10. 10.
    Kuzelova K, Mrhalova M, Hrkal Z (1997) Kinetics of heme interaction with heme-binding proteins: the effect of heme aggregation state. Biochim Biophys Acta 1336:497–501PubMedGoogle Scholar
  11. 11.
    Vincent SH, Grady RW, Shaklai N, Snider JM, Muller-Eberhard U (1988) The influence of heme-binding proteins in heme-catalyzed oxidations. Arch Biochem Biophys 265:539–550CrossRefPubMedGoogle Scholar
  12. 12.
    Kamboh MI, Bunker CH, Nwankwo MU, Ferrell RE (1993) Hemopexin: a unique genetic polymorphism in populations of African ancestry. Hum Biol 65:655–660PubMedGoogle Scholar
  13. 13.
    Kamboh MI, Ferrell RE (1987) Genetic studies of low-abundance human plasma proteins. VI. Polymorphism of hemopexin. Am J Hum Genet 41:645–653PubMedGoogle Scholar
  14. 14.
    Gutteridge JM (1995) Lipid peroxidation and antioxidants as biomarkers of tissue damage. Clin Chem 41:1819–1828PubMedGoogle Scholar
  15. 15.
    Immenschuh S, Nagae Y, Satoh H, Baumann H, Muller-Eberhard U (1994) The rat and human hemopexin genes contain an identical interleukin-6 response element that is not a target of CAAT enhancer-binding protein isoforms. J Biol Chem 269:12654–12661PubMedGoogle Scholar
  16. 16.
    Immenschuh S, Song DX, Satoh H, Muller-Eberhard U (1995) The type II hemopexin interleukin-6 response element predominates the transcriptional regulation of the hemopexin acute phase responsiveness. Biochem Biophys Res Commun 207:202–208CrossRefPubMedGoogle Scholar
  17. 17.
    Kapojos JJ, Poelstra K, Borghuis T, Banas B, Bakker WW (2004) Regulation of plasma hemopexin activity by stimulated endothelial or mesangial cells. Nephron Physiol 96:1–10CrossRefGoogle Scholar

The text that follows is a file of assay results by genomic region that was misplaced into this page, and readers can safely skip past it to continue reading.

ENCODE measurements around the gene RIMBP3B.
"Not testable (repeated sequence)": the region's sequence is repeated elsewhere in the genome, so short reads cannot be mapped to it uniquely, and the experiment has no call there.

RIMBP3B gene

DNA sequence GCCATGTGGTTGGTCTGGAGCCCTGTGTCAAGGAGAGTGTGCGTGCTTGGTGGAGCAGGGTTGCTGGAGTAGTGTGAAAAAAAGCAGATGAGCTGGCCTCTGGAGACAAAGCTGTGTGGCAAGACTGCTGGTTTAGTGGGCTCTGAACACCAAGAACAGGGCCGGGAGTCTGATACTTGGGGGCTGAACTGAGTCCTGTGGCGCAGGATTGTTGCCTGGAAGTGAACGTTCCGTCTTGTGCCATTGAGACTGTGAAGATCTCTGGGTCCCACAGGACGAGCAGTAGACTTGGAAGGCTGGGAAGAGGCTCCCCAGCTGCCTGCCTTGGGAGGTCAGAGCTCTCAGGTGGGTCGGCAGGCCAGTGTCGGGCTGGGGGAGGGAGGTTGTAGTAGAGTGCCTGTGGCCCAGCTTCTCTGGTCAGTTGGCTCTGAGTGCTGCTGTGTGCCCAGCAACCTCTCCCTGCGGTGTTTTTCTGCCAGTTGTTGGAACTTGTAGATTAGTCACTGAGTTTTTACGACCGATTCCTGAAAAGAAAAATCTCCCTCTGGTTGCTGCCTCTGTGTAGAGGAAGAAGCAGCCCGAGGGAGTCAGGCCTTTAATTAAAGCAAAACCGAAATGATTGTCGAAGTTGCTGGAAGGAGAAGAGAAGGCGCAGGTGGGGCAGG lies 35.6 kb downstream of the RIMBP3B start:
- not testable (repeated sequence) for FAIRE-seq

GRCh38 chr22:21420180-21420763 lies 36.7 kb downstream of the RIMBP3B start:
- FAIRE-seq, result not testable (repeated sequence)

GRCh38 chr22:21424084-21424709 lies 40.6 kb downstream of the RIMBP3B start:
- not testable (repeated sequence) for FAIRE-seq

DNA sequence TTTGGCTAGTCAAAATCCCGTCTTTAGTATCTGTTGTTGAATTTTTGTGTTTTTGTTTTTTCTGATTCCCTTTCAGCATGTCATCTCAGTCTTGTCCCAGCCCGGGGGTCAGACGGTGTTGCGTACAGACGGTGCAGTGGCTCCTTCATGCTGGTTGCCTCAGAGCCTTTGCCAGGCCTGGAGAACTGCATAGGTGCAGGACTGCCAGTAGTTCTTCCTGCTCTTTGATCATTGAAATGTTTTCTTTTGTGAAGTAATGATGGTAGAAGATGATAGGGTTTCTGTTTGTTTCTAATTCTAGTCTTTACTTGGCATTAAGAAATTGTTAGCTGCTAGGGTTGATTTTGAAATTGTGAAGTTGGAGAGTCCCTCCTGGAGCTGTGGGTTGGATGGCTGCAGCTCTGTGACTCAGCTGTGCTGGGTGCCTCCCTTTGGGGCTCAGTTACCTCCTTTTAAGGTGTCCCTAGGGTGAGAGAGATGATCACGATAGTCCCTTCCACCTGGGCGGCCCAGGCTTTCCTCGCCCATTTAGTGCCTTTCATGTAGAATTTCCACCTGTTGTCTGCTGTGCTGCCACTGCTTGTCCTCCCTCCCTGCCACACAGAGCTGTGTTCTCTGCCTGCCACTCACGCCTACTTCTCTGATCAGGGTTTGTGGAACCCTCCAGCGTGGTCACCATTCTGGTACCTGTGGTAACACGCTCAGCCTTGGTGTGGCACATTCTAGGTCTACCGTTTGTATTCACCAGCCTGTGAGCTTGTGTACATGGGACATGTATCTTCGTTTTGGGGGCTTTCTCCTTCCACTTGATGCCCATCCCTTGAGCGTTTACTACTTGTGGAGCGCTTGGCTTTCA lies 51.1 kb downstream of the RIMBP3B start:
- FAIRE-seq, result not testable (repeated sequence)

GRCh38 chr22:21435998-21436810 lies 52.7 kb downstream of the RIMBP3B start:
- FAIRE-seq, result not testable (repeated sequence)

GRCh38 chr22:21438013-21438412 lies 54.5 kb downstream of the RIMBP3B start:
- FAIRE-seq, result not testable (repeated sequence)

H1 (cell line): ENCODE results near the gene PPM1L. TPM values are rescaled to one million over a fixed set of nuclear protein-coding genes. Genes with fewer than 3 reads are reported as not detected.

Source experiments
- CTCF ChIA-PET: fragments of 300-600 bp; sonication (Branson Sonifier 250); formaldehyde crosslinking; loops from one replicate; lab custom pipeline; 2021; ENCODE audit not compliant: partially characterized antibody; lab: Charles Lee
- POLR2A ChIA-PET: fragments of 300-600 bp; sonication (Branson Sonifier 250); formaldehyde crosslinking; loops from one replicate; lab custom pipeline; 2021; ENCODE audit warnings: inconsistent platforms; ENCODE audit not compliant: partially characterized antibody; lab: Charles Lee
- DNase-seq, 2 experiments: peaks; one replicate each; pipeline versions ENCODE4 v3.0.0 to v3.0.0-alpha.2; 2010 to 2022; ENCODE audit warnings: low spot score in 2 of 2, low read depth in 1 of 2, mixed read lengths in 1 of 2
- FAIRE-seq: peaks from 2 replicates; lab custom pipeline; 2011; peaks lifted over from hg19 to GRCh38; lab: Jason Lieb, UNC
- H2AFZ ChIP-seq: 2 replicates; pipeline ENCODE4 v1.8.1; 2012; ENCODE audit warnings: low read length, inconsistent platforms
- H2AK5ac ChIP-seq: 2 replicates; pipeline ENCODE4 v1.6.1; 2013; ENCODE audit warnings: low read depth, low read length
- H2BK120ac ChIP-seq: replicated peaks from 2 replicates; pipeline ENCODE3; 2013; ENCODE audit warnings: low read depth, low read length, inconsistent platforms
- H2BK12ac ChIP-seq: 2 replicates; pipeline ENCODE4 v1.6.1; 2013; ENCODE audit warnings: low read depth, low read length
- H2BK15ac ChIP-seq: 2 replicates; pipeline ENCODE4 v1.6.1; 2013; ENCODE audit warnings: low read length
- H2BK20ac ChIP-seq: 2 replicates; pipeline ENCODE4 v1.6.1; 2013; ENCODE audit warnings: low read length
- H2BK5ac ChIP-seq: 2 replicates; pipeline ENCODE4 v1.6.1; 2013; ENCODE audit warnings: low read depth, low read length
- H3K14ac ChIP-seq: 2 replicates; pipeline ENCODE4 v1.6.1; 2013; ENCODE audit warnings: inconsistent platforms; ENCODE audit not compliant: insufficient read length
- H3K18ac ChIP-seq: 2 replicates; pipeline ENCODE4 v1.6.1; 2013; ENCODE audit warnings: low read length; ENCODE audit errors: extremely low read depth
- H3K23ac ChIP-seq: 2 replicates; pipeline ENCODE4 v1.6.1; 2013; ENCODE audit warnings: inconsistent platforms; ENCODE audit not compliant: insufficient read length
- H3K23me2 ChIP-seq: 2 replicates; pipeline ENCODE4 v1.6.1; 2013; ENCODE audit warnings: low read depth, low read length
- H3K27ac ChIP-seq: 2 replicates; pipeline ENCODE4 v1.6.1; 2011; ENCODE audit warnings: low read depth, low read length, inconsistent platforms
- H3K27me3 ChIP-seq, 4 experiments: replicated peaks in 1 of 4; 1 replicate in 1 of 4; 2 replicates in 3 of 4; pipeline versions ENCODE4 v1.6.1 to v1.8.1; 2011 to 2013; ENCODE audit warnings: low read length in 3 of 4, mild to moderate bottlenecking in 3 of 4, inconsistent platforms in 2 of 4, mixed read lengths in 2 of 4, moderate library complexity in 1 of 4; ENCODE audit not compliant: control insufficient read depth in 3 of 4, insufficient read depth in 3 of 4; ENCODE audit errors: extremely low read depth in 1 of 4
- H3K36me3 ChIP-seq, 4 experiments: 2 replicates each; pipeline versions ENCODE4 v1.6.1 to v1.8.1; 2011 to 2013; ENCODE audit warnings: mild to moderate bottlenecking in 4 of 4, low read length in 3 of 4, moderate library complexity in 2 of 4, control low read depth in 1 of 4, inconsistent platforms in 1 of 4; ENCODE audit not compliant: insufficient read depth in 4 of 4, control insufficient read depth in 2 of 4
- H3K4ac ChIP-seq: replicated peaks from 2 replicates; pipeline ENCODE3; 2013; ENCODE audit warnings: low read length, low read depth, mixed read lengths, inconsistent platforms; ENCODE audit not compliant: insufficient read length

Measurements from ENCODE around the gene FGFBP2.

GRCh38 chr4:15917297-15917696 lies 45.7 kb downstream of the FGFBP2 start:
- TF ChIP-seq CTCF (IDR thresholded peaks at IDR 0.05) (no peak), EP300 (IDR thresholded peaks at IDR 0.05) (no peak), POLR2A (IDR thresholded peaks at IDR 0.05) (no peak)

18. 18.
    Bakker WW, Kapojos JJ, van den Berg A, Harmsen MC, Klok PA, Borghuis T (2002) Acute leakage of plasma proteins induced by unilateral perfusion of recombinant hemopexin (r-Hx) into the rat kidney. J Am Soc Nephrol 13:664AGoogle Scholar
  19. 19.
    Bakker WW, Borghuis T, Harmsen MC, van den Berg A, Kema IP, Niezen KE, Kapojos JJ (2004) Protease activity of plasma hemopexin. Kidney Int (in press)Google Scholar
  20. 20.
    Bakker WW, Baller JFW, van Luijk WHJ (1988) Increased vasoactivity and enhanced turnover of a kallikrein-like molecule in plasma from subjects with minimal change disease in relapse versus remission. Contrib Nephrol 67:31–36PubMedGoogle Scholar
  21. 21.
    Orasenneau J, Douet P, Massaoubre C, Lustenberger P, Bernard S (1989) An improved pyrogallol red molybdate method for determining total urinary protein. Clin Chem 35:2233–2236PubMedGoogle Scholar
  22. 22.
    Savin VJ, Sharma R, Lovell HV, Welling DJ ( 1992) Measurement of albumin reflection coefficient using isolated rat glomeruli. J Am Soc Nephrol 3:1260–1269PubMedGoogle Scholar
  23. 23.
    Carraro M, Zennaro C, Artero M, Cardiano G, Ghiggeri GM, Musante L, Sirch C, Bruschi M, Faccini L (2004) The effect of proteinase inhibitors on glomerular albumin permeability induced in vitro by serum from patients with idiopathic focal segmental glomerulosclerosis. Nephrol Dial Transplant 19:1969–1975CrossRefPubMedGoogle Scholar
  24. 24.
    Kapojos JJ, van den Berg A, van Goor H, Te Loo MWM, Poelstra K, Borghuis T, Bakker WW (2003) Production of hemopexin by TNFα stimulated human mesangium cells. Kidney Int 63:1681–1686CrossRefPubMedGoogle Scholar

Copyright information

© IPNA 2005

Authors and Affiliations

  • Winston W. Bakker
    • 1
    • 4
    Email author
  • Catharina M. L. van Dael
    • 1
  • Leonie J. W. M. Pierik
    • 1
  • Joanna A. E. van Wijk
    • 2
  • Jeroen Nauta
    • 3
  • Theo Borghuis
    • 1
  • Jola J. Kapojos
    • 1
  1. 1.Departments of Pathology and PediatricsUniversity Medical CenterGroningenThe Netherlands
  2. 2.Department of PediatricsFree University Medical CenterAmsterdamThe Netherlands
  3. 3.Sophia Children’s HospitalRotterdamThe Netherlands
  4. 4.Department of Pathology and Laboratory MedicineUniversity HospitalGroningenThe Netherlands

Personalised recommendations